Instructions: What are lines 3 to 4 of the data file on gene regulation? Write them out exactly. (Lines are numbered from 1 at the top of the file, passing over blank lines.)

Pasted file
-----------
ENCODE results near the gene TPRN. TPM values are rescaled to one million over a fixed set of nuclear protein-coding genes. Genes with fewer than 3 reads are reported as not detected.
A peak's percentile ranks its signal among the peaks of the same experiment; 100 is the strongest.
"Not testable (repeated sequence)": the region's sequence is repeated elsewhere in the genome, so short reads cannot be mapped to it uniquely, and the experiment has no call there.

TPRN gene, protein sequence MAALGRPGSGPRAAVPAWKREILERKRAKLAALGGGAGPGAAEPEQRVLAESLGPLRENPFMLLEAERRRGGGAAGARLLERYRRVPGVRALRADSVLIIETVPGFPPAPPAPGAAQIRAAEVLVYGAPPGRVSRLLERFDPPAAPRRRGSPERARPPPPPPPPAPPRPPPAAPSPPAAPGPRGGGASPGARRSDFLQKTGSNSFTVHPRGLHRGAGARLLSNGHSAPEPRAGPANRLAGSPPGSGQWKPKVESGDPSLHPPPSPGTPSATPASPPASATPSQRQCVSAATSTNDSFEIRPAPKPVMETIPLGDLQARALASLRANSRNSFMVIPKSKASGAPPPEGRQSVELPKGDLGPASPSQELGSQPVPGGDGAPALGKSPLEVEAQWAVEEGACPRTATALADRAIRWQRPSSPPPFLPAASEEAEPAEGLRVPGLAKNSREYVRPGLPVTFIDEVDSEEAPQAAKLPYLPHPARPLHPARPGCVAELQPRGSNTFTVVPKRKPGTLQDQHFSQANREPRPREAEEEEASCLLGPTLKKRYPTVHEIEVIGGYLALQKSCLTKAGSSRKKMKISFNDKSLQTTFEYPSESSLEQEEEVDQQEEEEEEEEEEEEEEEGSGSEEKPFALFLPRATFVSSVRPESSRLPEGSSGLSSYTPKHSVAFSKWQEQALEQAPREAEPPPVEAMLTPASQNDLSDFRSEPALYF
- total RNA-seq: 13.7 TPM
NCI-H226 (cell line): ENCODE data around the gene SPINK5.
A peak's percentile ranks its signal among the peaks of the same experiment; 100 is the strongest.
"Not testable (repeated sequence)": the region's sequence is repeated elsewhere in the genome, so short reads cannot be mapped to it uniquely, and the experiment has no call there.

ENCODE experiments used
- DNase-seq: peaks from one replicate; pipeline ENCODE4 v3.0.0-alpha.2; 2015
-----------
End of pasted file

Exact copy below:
"Not testable (repeated sequence)": the region's sequence is repeated elsewhere in the genome, so short reads cannot be mapped to it uniquely, and the experiment has no call there.

TPRN gene, protein sequence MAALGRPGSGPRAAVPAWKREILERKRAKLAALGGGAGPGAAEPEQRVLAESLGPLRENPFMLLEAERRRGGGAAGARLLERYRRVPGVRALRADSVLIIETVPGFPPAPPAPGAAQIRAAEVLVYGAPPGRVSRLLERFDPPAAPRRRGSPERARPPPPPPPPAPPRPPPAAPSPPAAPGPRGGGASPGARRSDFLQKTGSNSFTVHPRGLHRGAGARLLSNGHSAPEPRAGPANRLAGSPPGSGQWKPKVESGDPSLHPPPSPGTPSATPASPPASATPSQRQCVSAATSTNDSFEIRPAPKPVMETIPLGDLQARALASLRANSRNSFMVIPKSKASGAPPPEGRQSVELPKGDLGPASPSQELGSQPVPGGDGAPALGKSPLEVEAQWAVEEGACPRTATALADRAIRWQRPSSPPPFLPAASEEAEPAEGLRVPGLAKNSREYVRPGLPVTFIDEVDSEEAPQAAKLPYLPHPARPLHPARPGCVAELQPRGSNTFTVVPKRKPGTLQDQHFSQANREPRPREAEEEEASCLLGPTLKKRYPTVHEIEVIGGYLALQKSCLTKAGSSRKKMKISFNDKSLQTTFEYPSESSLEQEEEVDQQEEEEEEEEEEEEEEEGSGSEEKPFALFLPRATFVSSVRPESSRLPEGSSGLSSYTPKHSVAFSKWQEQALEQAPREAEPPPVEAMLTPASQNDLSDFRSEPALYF